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American Association of Nurse Practitioners Responds to American Medical Association Amendment to Resolution 214

AUSTIN, TX -- The following statement is attributable to Joyce Knestrick, PhD, APRN, C-FNP, FAANP, concerning the American Medical Association’s call for a national strategy opposing independent practice for non-physician health care providers, including model legislation and public relations campaigns.

“The American Medical Association (AMA) has asserted, once again, its commitment to put the profit of its physician membership ahead of patients and their access to high-quality health care. Today, there are more than 234,000 nurse practitioners practicing across the United States, strengthening health care access and delivery in nearly every community in the country and every health care setting - from clinics, hospitals, Veterans Affairs and Indian Health Care facilities, emergency rooms, urgent care sites, private physician or NP practices (both managed and owned by NPs), nursing homes, schools, colleges, retail clinics, public health departments, nurse managed clinics, homeless clinics to home health.

While the AMA focuses its efforts on resolutions and tactics designed to limit patient access to the health care provider of their choice, the American Association of Nurse Practitioners (AANP) and its members continue to ensure every patient gains access to the health care they need, when and where they need it. Overwhelmingly, the American public supports policies that give them direct access to the health care provider of their choice.

Today, we call on the AMA to stop hampering access to care. Stop the rhetoric and resolutions that undermine patient choice, access and true coordinated care. The AMA’s ongoing fear mongering and physician protectionist resolutions are hurting patients and negatively impacting the health of our nation. It’s time the AMA lay their dated tactics aside. The evidence is clear: Nurse practitioners provide safe, high quality care; and states where NPs are prevented from independent license consistently rank among the poorest on health outcomes, access to primary care and geographic disparities in care.

Every major study over the last 50 years has found care provided by nurse practitioners to be safe, effective and similar in outcome to care provided by physicians. There is no study that suggests that care provided in states with more restrictive licensure is safer than states with independent licensure. In fact, more recent studies have suggested that states with more restricted laws, like those proposed by the AMA, cost more, impede access, and are less efficient. A system built in this manner does not serve patients’ health care needs, and we strive for something better. We strive to ensure high-quality health care access and positive health outcomes through the health care provider of their choice.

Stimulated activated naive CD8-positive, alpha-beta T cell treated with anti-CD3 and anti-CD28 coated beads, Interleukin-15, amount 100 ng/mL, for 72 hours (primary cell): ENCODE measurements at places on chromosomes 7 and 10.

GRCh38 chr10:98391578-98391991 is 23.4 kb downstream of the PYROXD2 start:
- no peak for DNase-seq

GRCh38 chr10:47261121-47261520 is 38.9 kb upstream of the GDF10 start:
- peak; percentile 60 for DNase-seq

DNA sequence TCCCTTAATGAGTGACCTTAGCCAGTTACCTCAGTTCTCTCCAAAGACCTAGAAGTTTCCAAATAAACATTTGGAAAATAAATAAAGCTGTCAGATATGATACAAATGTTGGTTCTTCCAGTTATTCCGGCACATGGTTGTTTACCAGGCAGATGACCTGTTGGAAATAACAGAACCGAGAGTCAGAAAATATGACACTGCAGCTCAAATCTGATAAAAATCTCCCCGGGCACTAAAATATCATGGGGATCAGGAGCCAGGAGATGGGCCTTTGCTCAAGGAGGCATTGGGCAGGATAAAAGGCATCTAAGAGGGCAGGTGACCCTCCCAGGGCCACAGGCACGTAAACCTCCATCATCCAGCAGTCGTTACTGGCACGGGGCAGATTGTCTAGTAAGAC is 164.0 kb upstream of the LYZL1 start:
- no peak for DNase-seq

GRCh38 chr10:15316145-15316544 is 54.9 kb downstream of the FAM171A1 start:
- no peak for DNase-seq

For decades, AANP has stood with and for patients to advocate for patient choice, improved access to care, and the removal of artificial and dated barriers to care. In that time, 40 percent of states have adopted Full Practice Authority and tens of millions of patients have gained direct and timely access to care.

AANP will continue to advocate for patients and policies that support their health, including Full Practice Authority, retiring barriers to care, and the adoption of the Consensus Model for APRN licensure.”

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The American Association of Nurse Practitioners (AANP)
is the largest professional membership organization for nurse practitioners (NPs) of all specialties. It represents the interests of the more than 234,000 licensed NPs in the U.S. AANP provides legislative leadership at the local, state and national levels, advancing health policy; promoting excellence in practice, education and research; and establishing standards that best serve NP patients and other health care consumers. As The Voice of the Nurse Practitioner®, AANP represents the interests of NPs as providers of high-quality, cost-effective, comprehensive, patient-centered health care. To locate a nurse practitioner in your community, go to For more information about NPs, visit